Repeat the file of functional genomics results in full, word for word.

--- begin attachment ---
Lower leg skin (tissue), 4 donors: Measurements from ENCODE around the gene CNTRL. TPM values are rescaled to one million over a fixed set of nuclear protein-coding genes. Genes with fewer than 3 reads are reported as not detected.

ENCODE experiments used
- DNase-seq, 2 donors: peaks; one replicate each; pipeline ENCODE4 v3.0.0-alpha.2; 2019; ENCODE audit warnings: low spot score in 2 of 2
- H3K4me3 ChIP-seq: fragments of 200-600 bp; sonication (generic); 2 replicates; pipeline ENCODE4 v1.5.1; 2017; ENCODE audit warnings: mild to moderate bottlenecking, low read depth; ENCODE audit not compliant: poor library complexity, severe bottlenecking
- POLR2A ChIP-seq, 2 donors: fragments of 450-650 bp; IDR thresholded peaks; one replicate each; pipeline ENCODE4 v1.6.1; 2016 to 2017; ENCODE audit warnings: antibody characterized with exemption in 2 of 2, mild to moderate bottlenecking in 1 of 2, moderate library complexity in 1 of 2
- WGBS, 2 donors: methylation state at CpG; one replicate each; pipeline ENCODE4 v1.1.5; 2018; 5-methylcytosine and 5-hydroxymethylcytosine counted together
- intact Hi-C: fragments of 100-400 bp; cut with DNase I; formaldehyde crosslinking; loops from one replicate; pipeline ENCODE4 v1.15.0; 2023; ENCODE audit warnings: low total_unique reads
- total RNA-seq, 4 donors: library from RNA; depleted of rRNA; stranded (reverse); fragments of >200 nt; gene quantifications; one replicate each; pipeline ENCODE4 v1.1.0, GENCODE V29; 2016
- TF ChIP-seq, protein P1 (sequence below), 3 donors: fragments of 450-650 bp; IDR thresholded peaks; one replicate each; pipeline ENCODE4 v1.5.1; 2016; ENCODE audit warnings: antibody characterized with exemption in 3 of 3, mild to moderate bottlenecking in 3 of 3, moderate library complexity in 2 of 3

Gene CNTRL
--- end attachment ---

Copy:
Lower leg skin (tissue), 4 donors: Measurements from ENCODE around the gene CNTRL. TPM values are rescaled to one million over a fixed set of nuclear protein-coding genes. Genes with fewer than 3 reads are reported as not detected.

ENCODE experiments used
- DNase-seq, 2 donors: peaks; one replicate each; pipeline ENCODE4 v3.0.0-alpha.2; 2019; ENCODE audit warnings: low spot score in 2 of 2
- H3K4me3 ChIP-seq: fragments of 200-600 bp; sonication (generic); 2 replicates; pipeline ENCODE4 v1.5.1; 2017; ENCODE audit warnings: mild to moderate bottlenecking, low read depth; ENCODE audit not compliant: poor library complexity, severe bottlenecking
- POLR2A ChIP-seq, 2 donors: fragments of 450-650 bp; IDR thresholded peaks; one replicate each; pipeline ENCODE4 v1.6.1; 2016 to 2017; ENCODE audit warnings: antibody characterized with exemption in 2 of 2, mild to moderate bottlenecking in 1 of 2, moderate library complexity in 1 of 2
- WGBS, 2 donors: methylation state at CpG; one replicate each; pipeline ENCODE4 v1.1.5; 2018; 5-methylcytosine and 5-hydroxymethylcytosine counted together
- intact Hi-C: fragments of 100-400 bp; cut with DNase I; formaldehyde crosslinking; loops from one replicate; pipeline ENCODE4 v1.15.0; 2023; ENCODE audit warnings: low total_unique reads
- total RNA-seq, 4 donors: library from RNA; depleted of rRNA; stranded (reverse); fragments of >200 nt; gene quantifications; one replicate each; pipeline ENCODE4 v1.1.0, GENCODE V29; 2016
- TF ChIP-seq, protein P1 (sequence below), 3 donors: fragments of 450-650 bp; IDR thresholded peaks; one replicate each; pipeline ENCODE4 v1.5.1; 2016; ENCODE audit warnings: antibody characterized with exemption in 3 of 3, mild to moderate bottlenecking in 3 of 3, moderate library complexity in 2 of 3

Gene CNTRL